U.S. safety regulators are urging owners of vehicles involved in the Takata air bag recall to have their vehicles repaired. Many have put off getting their cars fixed due to this series of recalls dating back to 2008. The airbag recall now spans at least 7.8 million vehicles by 10 different automakers. The threat posed by these defective airbags is great—they have been known to explode and spew deadly metal debris if they inflate in a crash. Much confusion currently surrounds the recall, however, as it has just recently been drastically expanded. The following are answers to some crucial questions surrounding the recalls:
Q: How do I know if my car is among those recalled?
Most recalled vehicle owners will receive a notice in the mail. If you have not received such a notice, or lost the notice, you can either visit the government’s website at safecar.gov or go to the maker of your automobile’s website. Both these sites should allow you to enter your vehicle’s identification or VIN number to determine its recall status. The government database site has experienced some technical difficulties in the wake of the recall, so at this time the automaker may be your best bet.
Q: If my car is one of the recalled models, what should I do?
You should immediately contact a dealer for your vehicle and schedule a repair appointment. Particularly if you live in an area of higher temperatures or humidity, you could be at serious risk. Some automakers are currently experiencing long wait times due to part shortages. Some individual makers are recommending you now allow passengers to sit in the front seat until the repair has been made.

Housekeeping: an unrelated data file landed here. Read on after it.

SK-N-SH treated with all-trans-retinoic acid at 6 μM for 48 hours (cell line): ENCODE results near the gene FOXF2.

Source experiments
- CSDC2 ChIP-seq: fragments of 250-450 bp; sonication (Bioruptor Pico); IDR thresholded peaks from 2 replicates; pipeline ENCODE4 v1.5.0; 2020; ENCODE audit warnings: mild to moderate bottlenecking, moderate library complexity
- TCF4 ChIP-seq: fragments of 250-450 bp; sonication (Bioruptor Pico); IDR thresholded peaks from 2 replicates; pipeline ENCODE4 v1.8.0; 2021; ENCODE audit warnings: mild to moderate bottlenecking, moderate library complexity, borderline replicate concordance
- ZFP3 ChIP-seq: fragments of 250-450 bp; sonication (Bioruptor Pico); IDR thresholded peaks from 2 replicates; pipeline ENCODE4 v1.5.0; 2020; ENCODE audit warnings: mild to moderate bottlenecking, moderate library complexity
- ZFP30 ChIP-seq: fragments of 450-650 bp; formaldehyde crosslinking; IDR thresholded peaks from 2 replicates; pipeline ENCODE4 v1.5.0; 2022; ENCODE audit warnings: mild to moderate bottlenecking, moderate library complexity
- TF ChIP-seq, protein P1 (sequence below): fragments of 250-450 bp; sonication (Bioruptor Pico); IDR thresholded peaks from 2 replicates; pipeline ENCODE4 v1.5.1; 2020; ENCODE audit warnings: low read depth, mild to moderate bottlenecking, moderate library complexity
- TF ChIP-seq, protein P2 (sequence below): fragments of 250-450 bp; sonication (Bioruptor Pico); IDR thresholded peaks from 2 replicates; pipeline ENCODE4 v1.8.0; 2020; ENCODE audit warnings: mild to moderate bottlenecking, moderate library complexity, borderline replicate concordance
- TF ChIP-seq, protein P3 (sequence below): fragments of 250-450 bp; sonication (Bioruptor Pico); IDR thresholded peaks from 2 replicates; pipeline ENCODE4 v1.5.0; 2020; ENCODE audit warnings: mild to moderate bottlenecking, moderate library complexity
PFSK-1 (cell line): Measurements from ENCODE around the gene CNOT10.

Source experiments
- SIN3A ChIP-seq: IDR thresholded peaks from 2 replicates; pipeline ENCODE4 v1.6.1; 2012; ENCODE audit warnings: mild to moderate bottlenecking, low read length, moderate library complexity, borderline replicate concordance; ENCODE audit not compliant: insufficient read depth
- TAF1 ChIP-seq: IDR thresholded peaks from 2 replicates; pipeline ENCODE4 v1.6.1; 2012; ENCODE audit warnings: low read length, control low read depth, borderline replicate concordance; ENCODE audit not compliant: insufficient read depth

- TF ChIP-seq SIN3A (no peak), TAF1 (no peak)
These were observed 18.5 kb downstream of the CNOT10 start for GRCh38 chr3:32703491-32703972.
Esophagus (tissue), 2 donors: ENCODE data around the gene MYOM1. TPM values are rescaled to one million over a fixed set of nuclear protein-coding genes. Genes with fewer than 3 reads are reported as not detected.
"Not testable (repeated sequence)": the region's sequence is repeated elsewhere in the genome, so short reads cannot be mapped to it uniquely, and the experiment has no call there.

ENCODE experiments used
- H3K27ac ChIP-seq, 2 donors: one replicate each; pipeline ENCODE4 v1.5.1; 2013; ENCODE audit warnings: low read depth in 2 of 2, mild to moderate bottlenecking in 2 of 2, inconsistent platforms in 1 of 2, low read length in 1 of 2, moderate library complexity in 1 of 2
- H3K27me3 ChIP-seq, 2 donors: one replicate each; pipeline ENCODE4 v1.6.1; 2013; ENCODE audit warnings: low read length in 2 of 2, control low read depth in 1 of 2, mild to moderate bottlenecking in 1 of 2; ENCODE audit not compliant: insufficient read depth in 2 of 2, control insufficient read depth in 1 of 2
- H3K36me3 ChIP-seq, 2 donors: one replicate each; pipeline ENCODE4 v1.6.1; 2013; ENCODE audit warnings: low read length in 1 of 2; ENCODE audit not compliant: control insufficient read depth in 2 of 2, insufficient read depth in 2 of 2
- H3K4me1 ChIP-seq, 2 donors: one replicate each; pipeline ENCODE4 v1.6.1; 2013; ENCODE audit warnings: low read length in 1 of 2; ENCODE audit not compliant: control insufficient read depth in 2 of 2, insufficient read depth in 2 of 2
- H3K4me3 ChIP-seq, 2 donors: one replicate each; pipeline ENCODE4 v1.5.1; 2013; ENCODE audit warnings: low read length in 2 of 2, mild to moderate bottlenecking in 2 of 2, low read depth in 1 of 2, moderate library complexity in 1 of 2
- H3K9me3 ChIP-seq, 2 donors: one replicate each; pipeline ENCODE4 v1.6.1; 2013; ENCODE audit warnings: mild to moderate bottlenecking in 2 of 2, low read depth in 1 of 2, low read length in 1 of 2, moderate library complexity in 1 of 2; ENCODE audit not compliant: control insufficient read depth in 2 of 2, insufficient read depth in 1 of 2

Q: How soon will my car be fixed?
It will depend upon your automaker. Some automakers have plenty of the necessary replacement part, the airbag inflator, in stock. For others, there will be a wait. The government is pushing automakers to make quicker repairs and offer loaner vehicles to those who have to wait.
Q: What will happen in the meantime?
This will also depend upon your automaker. Some automakers, like Toyota, have disabled the passenger airbags and applied a warning sticker that no one should ride in the front passenger seat until the replacement has been installed. BMW, on the other hand, is simply suggesting drivers not allow passengers to occupy the seat but has not taken more extreme measures to disable the device, which it believes has a low chance of abnormal deployment.
Contact Kansas City Automobile Accident Attorney Michael R. Lawless Today for a Free Consultation
The recent airbag recall has millions of drivers concerned about the possibility of injury or death due to their faulty vehicle. Details are still emerging and all car owners are urged to take proactive measures to determine whether their vehicle is impacted by the recall. If your vehicle may be defective and an accident has results, the Kansas Automobile Accident Attorney Michael R. Lawless of the Lenexa, Kansas law firm Michael R. Lawless, P.A. can help. For over 27 years, Michael Lawless has assisted car accident victims injured across the state. Michael Lawless is an experienced, knowledgeable, and dedicated personal injury attorney who will strive to obtain the recovery you deserve. To schedule a free consultation to discuss your potential accident case, contact Michael R. Lawless, PA by calling our office locally at (913) 681-5566, or you may call us toll-free at (800) 734-3771. You may also contact us online and we will respond to your inquiry as soon as possible.